278,264 Pages

Naval Explosive Ordnance Disposal Technology Division is a field activity of the United States Naval Sea Systems Command (NAVSEA). It is located 30 miles South of Washington, D.C. in Charles County, Maryland. NAVEODTECHDIV is a unique support activity administered by the U.S. Navy and utilized by all the Armed Services who work together to determine Joint Explosive Ordnance Disposal (EOD) requirements.

The Naval Explosive Ordnance Disposal Technology Division (NAVEODTECHDIV) traces its origin back to World War II when the U.S. Navy recognized the need for countering advanced and complex weapons systems being deployed by other nations. In May 1941, the Naval Mine Disposal School was established in Washington D.C. Later that year the Naval Bomb Disposal School was also established. In 1945, both schools combined to form the Naval Ordnance Disposal Unit and by 1946 relocated to the Naval Powder Factory in Indian Head, MD. An important component of those schools was the Ordnance Investigation Lab (OIL) located at the Stump Neck Annex, which was tasked to develop standardized procedures and tools for that core of EOD professionals. Through the post war period and many name changes, the OIL evolved to keep pace with the increasingly complex and rapidly proliferating ordnance threat.

By 1951, the Navy was assigned Joint-Service (Navy, Army, Air Force, Marine Corps) EOD responsibilities for explosive training as well as research and development. Two years later, the research and development tasks were assumed by a separate organization, The Naval Explosive Ordnance Disposal Technical Center, that was located at the Stump Neck Annex. The explosive training function was renamed the Naval Explosive Ordnance Disposal School and remained at the Naval Powder Factory. By the mid-1950s, the Naval Explosive Ordnance Disposal Technology Center's technical staff grew to include civilian engineers and support technicians. In 1962, the Center was placed under the direction of a Commanding Officer and again renamed the Naval Explosive Ordnance Disposal Facility (NAVEODFAC). In 1971, the NAVEODFAC was tasked to provide EOD research and development support to carry out the responsibility of meeting Joint-Service EOD technology requirements. In 1995 the command became the Naval Explosive Ordnance Disposal Technology Division (NAVEODTECHDIV) under the Naval Ordnance Center (NOC). Today the NAVEODTECHDIV reports directly to the Naval Sea Systems Command. EXPLOSIVE ORDNANCE DISPOSAL (EOD) TECHNOLOGY PROGRAM In 1951, the DoD assigned the U.S. Navy with the responsibility for Joint Service EOD Research and Development (R&D). Initially accomplished at the Naval EOD School, in 1953 a separate organization, the Naval EOD Technical Center, was established to accomplish the R&D tasks. A Joint Service Directive governed the program, and individual Services were allowed to continue their own EOD R&D programs. Following Congressional interest in 1969 regarding the individual Service efforts, DoD directed that all EOD R&D be consolidated under SECNAV as a Single Manager, to eliminate duplication of effort. A Joint Program was developed by the Services that ensured all of their interests were addressed. DoD Directive 5160.62 was first issued in 1971, designating SECNAV as the Single Manager for EOD Technology and Training, a designation that continues today. The Naval EOD Technology Division (NAVEODTECHDIV) is the EOD Technology Center, which the Navy is directed to provide, manage, and maintain.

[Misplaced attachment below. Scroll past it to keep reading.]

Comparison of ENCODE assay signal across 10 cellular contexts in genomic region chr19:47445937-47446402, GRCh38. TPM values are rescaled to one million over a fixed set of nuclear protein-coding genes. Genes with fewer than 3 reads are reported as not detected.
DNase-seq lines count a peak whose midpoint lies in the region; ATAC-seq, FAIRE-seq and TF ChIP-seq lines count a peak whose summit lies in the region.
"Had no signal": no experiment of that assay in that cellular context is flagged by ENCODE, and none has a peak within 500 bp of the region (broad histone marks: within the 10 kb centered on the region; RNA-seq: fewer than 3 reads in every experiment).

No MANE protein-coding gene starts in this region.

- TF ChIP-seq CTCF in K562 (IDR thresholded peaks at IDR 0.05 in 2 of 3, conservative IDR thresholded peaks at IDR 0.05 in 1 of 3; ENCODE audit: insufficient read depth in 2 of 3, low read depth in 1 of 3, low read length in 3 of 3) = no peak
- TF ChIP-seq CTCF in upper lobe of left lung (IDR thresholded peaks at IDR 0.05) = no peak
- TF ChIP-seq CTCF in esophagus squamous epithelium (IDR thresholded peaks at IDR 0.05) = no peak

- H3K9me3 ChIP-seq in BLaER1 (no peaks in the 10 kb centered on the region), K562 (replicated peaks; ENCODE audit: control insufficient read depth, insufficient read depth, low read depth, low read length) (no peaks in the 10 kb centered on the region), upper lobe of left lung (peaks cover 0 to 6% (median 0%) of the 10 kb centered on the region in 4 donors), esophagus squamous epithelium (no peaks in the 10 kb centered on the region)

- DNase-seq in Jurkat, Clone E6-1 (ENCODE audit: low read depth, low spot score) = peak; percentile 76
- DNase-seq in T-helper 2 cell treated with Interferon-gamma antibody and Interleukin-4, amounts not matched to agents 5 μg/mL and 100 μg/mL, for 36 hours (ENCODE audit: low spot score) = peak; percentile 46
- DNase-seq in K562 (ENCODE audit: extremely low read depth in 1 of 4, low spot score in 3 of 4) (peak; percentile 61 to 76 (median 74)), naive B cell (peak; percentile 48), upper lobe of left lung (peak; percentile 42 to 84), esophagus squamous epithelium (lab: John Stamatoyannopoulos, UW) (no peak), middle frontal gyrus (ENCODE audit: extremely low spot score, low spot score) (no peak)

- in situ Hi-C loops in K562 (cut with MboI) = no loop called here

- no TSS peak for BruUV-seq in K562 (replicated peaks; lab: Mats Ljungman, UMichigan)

The DoD EOD Technology Program is requirements driven and requires customer participation from the identification of requirements, to the selection of technology projects to satisfy requirements, to the acceptance of the ultimate R&D outputs. The process for customer participation is formal, structured, and documented.

Documentation of the process begins with DoDDir 5160.62 that, in addition to designating SECNAV as Single Manager, directs the appointment by the Navy of an Executive Manager with broad authority to manage the program. It also establishes a Program Board, constituted of flag/general officers from the four Services, to assist the Executive Manager and represent their Services. In addition, the directive establishes a Joint Service Military Technical Acceptance Board (MTAB), which must approve all EOD tools, equipment, procedures, and publications developed by the Navy, prior to their use by the Joint Services. DoDDir 5160.62 (1989), which has recently been revised by the Joint Services and is in the OSD approval process, is implemented by SECNAVINST 5410.116B and by a Joint Service instruction (OPNAVINST 8027.1G, MCO 8027.1D, AR 75-14, AFR 136-8). In addition to the DoD directive and Service implementing instructions, the Program Board issues detailed program guidance by Policy Agreements (PAs). The Program Board meets three to four times each year, or as otherwise required. Each Service maintains a Detachment at the NAVEODnaveodtechdiv to provide Service participation in all of the processes. The OICs of the Detachments constitute the MTAB, and Detachment personnel form two sub-groups of the MTAB, responsible for recommendations to the MTAB relative to approval of tools/equipment and procedures. These personnel interact daily with NAVEODTECHDIV personnel in R&D and procedures development.

Sources[edit | edit source]

This page uses Creative Commons Licensed content from Wikipedia (view authors).
Community content is available under CC-BY-SA unless otherwise noted.